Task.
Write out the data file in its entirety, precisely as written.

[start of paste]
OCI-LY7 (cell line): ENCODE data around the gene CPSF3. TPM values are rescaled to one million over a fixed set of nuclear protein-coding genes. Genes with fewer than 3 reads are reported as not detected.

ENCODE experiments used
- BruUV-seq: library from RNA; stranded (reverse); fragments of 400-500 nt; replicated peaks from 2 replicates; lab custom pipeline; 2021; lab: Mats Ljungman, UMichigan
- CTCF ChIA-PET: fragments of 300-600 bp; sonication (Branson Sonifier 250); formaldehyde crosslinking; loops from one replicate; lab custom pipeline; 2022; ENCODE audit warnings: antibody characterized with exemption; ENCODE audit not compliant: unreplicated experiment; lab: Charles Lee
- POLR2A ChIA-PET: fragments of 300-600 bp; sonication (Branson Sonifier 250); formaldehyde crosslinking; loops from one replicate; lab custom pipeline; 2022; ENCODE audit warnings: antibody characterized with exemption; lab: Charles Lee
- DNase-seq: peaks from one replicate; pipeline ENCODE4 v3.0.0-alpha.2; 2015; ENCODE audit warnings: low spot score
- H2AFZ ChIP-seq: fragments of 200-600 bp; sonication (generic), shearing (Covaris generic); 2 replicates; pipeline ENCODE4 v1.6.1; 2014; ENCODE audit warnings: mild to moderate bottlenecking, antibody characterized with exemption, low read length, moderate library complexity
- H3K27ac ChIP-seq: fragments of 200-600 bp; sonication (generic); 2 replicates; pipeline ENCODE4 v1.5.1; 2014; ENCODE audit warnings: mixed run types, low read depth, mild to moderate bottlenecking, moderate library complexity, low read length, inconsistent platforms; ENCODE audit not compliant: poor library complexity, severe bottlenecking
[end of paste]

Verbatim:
OCI-LY7 (cell line): ENCODE data around the gene CPSF3. TPM values are rescaled to one million over a fixed set of nuclear protein-coding genes. Genes with fewer than 3 reads are reported as not detected.

ENCODE experiments used
- BruUV-seq: library from RNA; stranded (reverse); fragments of 400-500 nt; replicated peaks from 2 replicates; lab custom pipeline; 2021; lab: Mats Ljungman, UMichigan
- CTCF ChIA-PET: fragments of 300-600 bp; sonication (Branson Sonifier 250); formaldehyde crosslinking; loops from one replicate; lab custom pipeline; 2022; ENCODE audit warnings: antibody characterized with exemption; ENCODE audit not compliant: unreplicated experiment; lab: Charles Lee
- POLR2A ChIA-PET: fragments of 300-600 bp; sonication (Branson Sonifier 250); formaldehyde crosslinking; loops from one replicate; lab custom pipeline; 2022; ENCODE audit warnings: antibody characterized with exemption; lab: Charles Lee
- DNase-seq: peaks from one replicate; pipeline ENCODE4 v3.0.0-alpha.2; 2015; ENCODE audit warnings: low spot score
- H2AFZ ChIP-seq: fragments of 200-600 bp; sonication (generic), shearing (Covaris generic); 2 replicates; pipeline ENCODE4 v1.6.1; 2014; ENCODE audit warnings: mild to moderate bottlenecking, antibody characterized with exemption, low read length, moderate library complexity
- H3K27ac ChIP-seq: fragments of 200-600 bp; sonication (generic); 2 replicates; pipeline ENCODE4 v1.5.1; 2014; ENCODE audit warnings: mixed run types, low read depth, mild to moderate bottlenecking, moderate library complexity, low read length, inconsistent platforms; ENCODE audit not compliant: poor library complexity, severe bottlenecking